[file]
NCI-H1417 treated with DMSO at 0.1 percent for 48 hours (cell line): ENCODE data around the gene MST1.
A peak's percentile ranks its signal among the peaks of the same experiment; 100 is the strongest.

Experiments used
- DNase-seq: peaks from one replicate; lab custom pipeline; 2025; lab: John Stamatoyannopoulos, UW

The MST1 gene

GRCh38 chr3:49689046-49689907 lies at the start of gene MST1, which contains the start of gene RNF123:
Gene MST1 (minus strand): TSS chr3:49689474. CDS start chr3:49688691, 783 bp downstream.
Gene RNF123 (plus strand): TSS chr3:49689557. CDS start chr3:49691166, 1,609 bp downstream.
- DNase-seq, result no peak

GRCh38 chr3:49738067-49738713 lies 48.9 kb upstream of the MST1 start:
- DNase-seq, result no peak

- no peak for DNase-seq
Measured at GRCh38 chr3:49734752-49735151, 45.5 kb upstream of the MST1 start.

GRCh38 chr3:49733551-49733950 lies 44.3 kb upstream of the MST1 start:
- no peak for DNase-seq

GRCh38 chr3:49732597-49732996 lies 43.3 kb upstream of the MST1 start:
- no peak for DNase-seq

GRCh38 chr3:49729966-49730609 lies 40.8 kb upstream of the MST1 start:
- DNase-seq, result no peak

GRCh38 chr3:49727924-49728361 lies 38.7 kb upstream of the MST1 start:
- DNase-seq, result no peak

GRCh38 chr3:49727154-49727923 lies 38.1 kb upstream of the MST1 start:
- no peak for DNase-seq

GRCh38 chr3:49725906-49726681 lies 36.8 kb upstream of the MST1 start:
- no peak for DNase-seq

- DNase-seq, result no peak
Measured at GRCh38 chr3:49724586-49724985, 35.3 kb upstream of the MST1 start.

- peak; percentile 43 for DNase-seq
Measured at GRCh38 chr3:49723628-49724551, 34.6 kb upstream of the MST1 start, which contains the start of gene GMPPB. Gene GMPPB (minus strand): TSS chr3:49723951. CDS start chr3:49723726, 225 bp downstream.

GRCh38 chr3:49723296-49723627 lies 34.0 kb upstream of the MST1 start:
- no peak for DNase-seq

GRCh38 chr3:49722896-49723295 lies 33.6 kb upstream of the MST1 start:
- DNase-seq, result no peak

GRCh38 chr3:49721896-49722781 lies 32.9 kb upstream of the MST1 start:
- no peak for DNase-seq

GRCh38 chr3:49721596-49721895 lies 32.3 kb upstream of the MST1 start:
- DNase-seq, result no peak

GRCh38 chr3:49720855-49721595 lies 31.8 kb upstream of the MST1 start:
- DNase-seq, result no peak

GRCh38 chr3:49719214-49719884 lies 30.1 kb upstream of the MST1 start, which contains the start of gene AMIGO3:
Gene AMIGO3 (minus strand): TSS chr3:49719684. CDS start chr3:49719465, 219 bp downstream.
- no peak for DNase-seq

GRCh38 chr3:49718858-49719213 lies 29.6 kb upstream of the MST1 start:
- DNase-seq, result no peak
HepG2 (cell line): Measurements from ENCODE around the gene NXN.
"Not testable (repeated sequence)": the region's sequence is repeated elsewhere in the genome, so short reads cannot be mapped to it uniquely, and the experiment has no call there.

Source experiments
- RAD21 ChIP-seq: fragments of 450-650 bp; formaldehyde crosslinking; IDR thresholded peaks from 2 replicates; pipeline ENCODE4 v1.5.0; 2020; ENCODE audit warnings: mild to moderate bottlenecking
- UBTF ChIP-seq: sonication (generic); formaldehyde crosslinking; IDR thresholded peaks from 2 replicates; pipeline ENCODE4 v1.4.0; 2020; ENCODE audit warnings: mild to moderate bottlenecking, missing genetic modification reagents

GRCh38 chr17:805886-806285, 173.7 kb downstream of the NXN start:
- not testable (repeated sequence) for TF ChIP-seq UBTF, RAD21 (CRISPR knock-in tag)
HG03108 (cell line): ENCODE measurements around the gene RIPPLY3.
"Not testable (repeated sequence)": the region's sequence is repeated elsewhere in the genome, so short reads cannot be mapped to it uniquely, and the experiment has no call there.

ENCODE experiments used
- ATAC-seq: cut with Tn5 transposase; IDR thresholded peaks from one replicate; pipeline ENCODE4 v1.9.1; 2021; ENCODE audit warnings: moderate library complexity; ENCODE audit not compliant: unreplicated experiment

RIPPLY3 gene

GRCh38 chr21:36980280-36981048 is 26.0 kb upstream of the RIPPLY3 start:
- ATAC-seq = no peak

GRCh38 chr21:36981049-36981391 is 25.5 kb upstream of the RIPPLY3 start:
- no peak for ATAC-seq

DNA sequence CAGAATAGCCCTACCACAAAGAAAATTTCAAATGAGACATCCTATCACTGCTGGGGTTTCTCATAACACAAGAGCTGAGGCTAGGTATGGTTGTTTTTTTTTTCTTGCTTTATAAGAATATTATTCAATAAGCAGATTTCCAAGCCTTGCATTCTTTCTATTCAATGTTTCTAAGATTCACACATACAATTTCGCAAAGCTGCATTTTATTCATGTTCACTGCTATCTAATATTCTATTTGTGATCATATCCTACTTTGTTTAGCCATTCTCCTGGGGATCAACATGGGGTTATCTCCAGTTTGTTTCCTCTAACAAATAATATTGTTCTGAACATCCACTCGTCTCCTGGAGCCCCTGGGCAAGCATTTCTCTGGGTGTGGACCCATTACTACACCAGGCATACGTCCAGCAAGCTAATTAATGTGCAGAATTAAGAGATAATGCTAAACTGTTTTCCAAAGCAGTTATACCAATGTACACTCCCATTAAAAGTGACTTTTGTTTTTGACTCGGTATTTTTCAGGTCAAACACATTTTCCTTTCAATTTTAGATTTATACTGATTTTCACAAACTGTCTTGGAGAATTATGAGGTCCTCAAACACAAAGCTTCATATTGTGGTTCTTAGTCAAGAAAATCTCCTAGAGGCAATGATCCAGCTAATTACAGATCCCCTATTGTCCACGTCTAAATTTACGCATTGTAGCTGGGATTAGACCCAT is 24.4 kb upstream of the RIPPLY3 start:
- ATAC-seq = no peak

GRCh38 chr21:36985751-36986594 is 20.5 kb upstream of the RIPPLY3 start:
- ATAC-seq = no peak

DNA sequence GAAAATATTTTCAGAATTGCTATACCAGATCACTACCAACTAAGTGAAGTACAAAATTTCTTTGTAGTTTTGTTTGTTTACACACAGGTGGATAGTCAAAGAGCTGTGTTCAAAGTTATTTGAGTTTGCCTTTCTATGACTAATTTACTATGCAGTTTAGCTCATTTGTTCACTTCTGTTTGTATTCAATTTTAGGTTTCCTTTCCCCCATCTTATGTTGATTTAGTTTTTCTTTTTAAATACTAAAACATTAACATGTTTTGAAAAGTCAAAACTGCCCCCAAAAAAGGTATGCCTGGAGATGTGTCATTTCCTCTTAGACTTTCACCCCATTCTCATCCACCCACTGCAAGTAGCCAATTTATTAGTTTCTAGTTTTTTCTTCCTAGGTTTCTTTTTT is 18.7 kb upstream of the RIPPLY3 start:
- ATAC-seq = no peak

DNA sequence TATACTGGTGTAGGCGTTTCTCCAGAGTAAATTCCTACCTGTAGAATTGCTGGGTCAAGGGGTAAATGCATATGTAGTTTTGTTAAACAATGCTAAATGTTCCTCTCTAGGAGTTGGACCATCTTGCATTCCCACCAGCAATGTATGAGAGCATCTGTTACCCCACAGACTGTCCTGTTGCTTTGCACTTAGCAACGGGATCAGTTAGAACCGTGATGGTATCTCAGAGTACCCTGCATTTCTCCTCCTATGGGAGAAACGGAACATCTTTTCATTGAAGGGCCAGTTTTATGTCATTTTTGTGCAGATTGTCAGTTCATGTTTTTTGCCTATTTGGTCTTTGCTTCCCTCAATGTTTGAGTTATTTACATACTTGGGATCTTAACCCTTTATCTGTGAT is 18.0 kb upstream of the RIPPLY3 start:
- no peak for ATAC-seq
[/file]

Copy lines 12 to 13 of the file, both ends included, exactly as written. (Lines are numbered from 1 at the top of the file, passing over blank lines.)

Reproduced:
- no peak for DNase-seq
Measured at GRCh38 chr3:49734752-49735151, 45.5 kb upstream of the MST1 start.